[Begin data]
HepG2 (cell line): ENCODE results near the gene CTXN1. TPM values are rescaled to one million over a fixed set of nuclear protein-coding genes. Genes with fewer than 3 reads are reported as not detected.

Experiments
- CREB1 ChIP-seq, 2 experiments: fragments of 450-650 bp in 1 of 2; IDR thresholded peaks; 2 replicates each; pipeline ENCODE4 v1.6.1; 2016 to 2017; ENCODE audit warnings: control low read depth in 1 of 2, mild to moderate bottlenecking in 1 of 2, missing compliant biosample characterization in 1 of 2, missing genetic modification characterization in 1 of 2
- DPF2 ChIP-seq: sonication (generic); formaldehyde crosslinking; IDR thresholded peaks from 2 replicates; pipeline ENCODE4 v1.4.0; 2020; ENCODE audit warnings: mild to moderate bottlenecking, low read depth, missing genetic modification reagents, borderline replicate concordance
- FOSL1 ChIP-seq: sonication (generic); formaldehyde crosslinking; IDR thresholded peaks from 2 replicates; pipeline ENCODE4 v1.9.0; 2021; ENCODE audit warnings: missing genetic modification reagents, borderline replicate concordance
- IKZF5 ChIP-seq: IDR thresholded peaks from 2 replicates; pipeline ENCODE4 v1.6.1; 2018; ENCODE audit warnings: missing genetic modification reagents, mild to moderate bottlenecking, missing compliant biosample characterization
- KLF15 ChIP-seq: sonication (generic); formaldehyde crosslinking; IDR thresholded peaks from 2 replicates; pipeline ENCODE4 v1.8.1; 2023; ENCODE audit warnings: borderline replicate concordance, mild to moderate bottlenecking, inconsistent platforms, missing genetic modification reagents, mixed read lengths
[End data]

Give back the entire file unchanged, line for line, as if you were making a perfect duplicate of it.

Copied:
HepG2 (cell line): ENCODE results near the gene CTXN1. TPM values are rescaled to one million over a fixed set of nuclear protein-coding genes. Genes with fewer than 3 reads are reported as not detected.

Experiments
- CREB1 ChIP-seq, 2 experiments: fragments of 450-650 bp in 1 of 2; IDR thresholded peaks; 2 replicates each; pipeline ENCODE4 v1.6.1; 2016 to 2017; ENCODE audit warnings: control low read depth in 1 of 2, mild to moderate bottlenecking in 1 of 2, missing compliant biosample characterization in 1 of 2, missing genetic modification characterization in 1 of 2
- DPF2 ChIP-seq: sonication (generic); formaldehyde crosslinking; IDR thresholded peaks from 2 replicates; pipeline ENCODE4 v1.4.0; 2020; ENCODE audit warnings: mild to moderate bottlenecking, low read depth, missing genetic modification reagents, borderline replicate concordance
- FOSL1 ChIP-seq: sonication (generic); formaldehyde crosslinking; IDR thresholded peaks from 2 replicates; pipeline ENCODE4 v1.9.0; 2021; ENCODE audit warnings: missing genetic modification reagents, borderline replicate concordance
- IKZF5 ChIP-seq: IDR thresholded peaks from 2 replicates; pipeline ENCODE4 v1.6.1; 2018; ENCODE audit warnings: missing genetic modification reagents, mild to moderate bottlenecking, missing compliant biosample characterization
- KLF15 ChIP-seq: sonication (generic); formaldehyde crosslinking; IDR thresholded peaks from 2 replicates; pipeline ENCODE4 v1.8.1; 2023; ENCODE audit warnings: borderline replicate concordance, mild to moderate bottlenecking, inconsistent platforms, missing genetic modification reagents, mixed read lengths